It’s a distinct physical feature that helps people distinguish between the two breeds of Corgi.
Cardigan Welsh Corgis are known for their long full-length tails, while Pembroke Welsh Corgis are known for being the breed of Corgi without a tail.
It’s not uncommon for people to assume that Pembroke Welsh Corgis are born without tails since so many of them are tailless.
However, (most) Pembroke Welsh Corgis are born with long full-length tails nearly identical to Cardigan Welsh Corgi tails.
Pembroke Welsh Corgis (in select countries like the U.S. and Canada) will have their tails docked (removed) shortly after they are born.
In countries that do not allow tail docking, Pembroke Welsh Corgis will keep their full-length tails (like the one pictured below).
Why do Corgis Have Their Tails Docked?
Pembroke Welsh Corgis will have their tails docked to meet the breed standard.
A breed standard is a written description of characteristics describing an ideal example of the breed.
Tail – Docked as short as possible without being indented. Occasionally a puppy is born with a natural dock (bobtail), which if sufficiently short, is acceptable. A tail up to two inches in length is allowed, but if carried high tends to spoil the contour of the topline.
The Breed standard goes beyond the aesthetics of a breed. It takes into account the overall health and temperament of the breed.
To adhere to the standard, most Pembroke Welsh Corgi puppies will have their tails docked, to breed standard length, shortly after birth (around 1-5 days after).
The Origin of Tail Docking in Pembroke Welsh Corgis
A lot of people like to argue that Pembroke Welsh Corgis risk having their tails damaged while herding cattle, sheep, etc., and are therefore removed.
However, Cardigan Welsh Corgis also herd, but they keep their full-length tails so that argument falls flat without further explanation.
The difference between Pembroke Welsh Corgis and Cardigan Welsh Corgis is their herding style.
When working livestock Pembroke Welsh Corgis work independently of their handler.
Their herding style involves them getting in close and weaving around livestock or pinpointing and isolating individual animals within the herd.
This “up close and personal” herding style makes them highly susceptible to tail injuries.
On the other hand, Cardigan Welsh Corgis tend to herd from the perimeter and sweep back and forth to drive the entire herd while working very close to their handler.
Their risk of tail injury is much lower than Pembroke Welsh Corgis.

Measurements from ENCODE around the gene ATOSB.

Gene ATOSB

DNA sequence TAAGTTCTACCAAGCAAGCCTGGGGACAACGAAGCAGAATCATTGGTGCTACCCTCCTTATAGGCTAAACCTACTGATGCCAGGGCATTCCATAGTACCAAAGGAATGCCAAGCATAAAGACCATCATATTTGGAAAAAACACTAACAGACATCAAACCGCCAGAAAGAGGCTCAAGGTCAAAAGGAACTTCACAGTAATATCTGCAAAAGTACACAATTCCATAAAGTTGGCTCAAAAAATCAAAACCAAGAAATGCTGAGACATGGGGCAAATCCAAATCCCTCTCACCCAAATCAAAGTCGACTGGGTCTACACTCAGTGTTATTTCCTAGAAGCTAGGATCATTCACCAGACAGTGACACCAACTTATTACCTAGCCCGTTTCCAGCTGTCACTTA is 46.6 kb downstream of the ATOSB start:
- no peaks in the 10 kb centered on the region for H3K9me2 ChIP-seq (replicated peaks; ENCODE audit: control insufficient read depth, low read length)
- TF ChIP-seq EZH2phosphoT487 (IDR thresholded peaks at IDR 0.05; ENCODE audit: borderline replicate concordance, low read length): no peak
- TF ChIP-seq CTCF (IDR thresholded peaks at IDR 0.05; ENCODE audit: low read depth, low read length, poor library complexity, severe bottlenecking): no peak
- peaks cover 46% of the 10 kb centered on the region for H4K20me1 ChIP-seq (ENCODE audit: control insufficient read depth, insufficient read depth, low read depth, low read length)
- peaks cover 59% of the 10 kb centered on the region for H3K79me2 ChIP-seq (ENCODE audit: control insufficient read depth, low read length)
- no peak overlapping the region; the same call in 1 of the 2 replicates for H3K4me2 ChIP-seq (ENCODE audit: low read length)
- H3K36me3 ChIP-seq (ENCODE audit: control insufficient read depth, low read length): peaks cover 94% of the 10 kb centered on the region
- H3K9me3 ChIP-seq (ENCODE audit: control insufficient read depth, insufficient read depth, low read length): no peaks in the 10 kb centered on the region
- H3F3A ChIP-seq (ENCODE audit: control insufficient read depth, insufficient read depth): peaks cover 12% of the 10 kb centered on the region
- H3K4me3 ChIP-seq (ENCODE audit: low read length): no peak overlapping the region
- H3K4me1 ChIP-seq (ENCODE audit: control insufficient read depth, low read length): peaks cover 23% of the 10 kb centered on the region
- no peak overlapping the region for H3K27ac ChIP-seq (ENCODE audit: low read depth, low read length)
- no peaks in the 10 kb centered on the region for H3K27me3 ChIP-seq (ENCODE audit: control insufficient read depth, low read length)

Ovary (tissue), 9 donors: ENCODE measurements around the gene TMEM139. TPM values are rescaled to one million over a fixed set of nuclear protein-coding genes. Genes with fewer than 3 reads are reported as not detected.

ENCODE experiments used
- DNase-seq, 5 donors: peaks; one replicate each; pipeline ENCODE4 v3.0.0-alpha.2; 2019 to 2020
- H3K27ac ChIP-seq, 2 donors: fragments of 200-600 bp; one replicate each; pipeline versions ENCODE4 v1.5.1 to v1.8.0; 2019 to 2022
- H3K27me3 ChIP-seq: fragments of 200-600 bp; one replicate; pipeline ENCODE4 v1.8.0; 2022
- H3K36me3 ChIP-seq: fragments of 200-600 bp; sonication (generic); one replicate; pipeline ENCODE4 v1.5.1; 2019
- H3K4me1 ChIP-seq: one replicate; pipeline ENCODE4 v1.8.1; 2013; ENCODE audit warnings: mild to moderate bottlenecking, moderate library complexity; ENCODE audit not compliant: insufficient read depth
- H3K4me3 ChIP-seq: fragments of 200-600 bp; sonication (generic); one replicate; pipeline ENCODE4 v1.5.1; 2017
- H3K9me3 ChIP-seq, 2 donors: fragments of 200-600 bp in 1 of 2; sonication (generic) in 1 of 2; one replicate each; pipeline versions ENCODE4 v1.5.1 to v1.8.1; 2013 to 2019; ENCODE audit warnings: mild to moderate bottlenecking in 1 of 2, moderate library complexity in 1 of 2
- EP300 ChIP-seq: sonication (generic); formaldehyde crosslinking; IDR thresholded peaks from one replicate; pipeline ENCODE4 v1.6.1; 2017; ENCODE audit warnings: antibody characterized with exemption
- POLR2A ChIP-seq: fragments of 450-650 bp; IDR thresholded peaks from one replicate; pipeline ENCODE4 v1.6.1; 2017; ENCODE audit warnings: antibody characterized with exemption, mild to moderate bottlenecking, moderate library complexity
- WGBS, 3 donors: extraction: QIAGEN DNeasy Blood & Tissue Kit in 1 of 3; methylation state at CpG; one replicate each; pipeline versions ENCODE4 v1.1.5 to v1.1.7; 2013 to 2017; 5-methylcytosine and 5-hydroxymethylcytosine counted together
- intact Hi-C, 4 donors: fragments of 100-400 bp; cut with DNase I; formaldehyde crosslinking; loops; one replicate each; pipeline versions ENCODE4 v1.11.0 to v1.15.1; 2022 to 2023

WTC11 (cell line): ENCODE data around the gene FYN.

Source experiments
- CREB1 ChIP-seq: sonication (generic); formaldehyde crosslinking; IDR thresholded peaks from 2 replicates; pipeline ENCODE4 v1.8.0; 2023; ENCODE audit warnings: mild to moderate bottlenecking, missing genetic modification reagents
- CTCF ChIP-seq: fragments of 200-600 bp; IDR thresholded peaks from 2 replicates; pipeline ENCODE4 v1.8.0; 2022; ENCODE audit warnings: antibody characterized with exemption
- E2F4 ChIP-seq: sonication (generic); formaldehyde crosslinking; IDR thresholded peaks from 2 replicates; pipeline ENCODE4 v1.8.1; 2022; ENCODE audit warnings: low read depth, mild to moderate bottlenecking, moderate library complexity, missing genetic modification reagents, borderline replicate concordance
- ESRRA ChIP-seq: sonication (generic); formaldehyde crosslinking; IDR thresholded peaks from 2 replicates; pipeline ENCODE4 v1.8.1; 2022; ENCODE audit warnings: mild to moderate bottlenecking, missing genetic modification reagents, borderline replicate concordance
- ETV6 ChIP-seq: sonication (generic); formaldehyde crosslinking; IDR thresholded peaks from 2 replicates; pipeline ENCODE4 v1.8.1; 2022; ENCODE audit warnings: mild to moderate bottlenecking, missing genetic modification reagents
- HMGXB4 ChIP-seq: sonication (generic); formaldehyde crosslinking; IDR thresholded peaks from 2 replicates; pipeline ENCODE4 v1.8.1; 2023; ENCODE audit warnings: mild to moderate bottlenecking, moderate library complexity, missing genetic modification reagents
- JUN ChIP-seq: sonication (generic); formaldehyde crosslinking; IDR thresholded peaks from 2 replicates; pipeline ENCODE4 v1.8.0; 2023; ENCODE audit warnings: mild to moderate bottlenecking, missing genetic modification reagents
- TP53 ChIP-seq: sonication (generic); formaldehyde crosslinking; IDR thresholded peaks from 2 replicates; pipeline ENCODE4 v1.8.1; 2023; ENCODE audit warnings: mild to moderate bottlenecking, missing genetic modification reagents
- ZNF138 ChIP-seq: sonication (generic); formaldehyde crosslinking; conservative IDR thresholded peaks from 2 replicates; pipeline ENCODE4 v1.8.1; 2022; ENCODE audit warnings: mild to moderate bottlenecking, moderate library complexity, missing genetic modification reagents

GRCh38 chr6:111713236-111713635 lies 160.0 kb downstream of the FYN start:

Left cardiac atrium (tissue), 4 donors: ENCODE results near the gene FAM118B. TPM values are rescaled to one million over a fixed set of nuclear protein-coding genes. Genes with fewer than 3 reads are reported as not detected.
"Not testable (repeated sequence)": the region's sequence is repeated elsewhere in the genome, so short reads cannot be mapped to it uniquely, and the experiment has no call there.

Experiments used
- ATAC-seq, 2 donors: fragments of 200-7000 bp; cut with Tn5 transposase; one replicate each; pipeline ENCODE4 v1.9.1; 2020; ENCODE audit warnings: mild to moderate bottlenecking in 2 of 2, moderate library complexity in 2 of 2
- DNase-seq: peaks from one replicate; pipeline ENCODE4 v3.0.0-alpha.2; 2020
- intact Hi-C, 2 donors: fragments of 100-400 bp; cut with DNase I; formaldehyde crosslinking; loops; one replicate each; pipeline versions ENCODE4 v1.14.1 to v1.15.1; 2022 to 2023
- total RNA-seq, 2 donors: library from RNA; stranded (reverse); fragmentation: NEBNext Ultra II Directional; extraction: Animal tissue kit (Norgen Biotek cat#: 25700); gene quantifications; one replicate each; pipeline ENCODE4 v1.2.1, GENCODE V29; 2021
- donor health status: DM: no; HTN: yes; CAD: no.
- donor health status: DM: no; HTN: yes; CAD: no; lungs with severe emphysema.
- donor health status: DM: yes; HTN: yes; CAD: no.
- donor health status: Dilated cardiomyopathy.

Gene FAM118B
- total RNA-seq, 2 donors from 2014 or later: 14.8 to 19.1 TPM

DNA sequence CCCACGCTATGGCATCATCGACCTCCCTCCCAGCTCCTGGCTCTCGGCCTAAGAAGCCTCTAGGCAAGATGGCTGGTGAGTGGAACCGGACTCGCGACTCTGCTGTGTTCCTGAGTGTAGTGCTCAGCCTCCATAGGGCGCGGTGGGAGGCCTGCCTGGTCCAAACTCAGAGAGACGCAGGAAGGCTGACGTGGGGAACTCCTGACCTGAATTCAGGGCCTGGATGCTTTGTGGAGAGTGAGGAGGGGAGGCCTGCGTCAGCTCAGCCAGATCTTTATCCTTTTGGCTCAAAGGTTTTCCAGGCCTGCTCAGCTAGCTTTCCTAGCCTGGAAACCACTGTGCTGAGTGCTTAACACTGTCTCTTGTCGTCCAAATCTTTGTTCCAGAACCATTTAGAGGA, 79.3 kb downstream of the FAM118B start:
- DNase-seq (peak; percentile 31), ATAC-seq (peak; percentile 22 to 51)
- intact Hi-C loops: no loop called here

Is it Humane To Dock Corgi Tails?
The docking of tails is a controversial topic not only in the United States but all over the world.
Much of the world, including Australia and most parts of Europe, have outlawed it, while countries like the United States and Canada continue the practice of tail docking, ear cropping, etc.
The AKC States:
“Tail docking (is) performed shortly after birth, when the puppy’s nervous system is not fully developed. As a result, the puppy feels little to no pain, and there are no lasting negative health issues. Some lawmakers have sought to require anesthesia for these procedures. However, since they are performed so soon after birth, anesthesia should not be required, as this could be life-threatening for the young puppy. Waiting until they are old enough to handle anesthesia would actually result in a more painful and traumatic procedure.
Much of the opposition regarding these procedures comes from a misunderstanding of why and how they are performed. Many believe that these procedures are painful, performed purely for convenience or cosmetic reasons and have no value. This is completely false. In fact, these practices are significantly less painful and much less physically traumatic for the dogs than common surgeries such as spaying and neutering. Each of these procedures is a safe, humane standard practice that serves a practical purpose, and in the case of tail docking, preserves a dog’s ability to perform its historic function.”
Conversely, others suggest that tail docking is painful and inhumane mutilation.
They claim that evidence indicates that puppies have similar sensitivity to pain as adult dogs.
Docking a puppy’s tail involves cutting through muscles, tendons, as well as severing bone and cartilage connections.
They also argue that a dog’s tail serves a critical role in social behavior, and by docking tails, you are removing a major communication tool between dogs.
Can Corgis Be Born With Short Tails?
Naturally occurring bobtails do exist in Corgis.
A natural bobtail is an animal’s tail, which due to a mutated gene, grows unusually short or is missing completely.
Most naturally bobtailed corgis will still have a tail, just a much shorter version of the “full-length tail”.
There are very few Pembroke Welsh Corgis who carry a natural bob tail short enough to abide by the breed standard. Nearly all Pembroke Welsh Corgis with short nubs have had their tail docked.
Understanding the Genetics of Bobtailed Corgis
The gene that produces natural bobtails is an autosomal dominant gene.
Only one copy needs to be passed onto offspring to produce a bobtail puppy and therefore, only one parent needs to carry the gene.
However, if a puppy receives 2 copies of the gene (one from each parent) it is considered to be embryonic lethal.
This means that if an embryo receives two copies of the bobtail gene, the puppy will not make it to full term.
Why does this matter? This means that natural bobtails cannot be bred “true.”
In other words, we will never be able to completely eliminate the recessive “long tail” gene from the gene pool, and long full-length tails will always exist in corgis.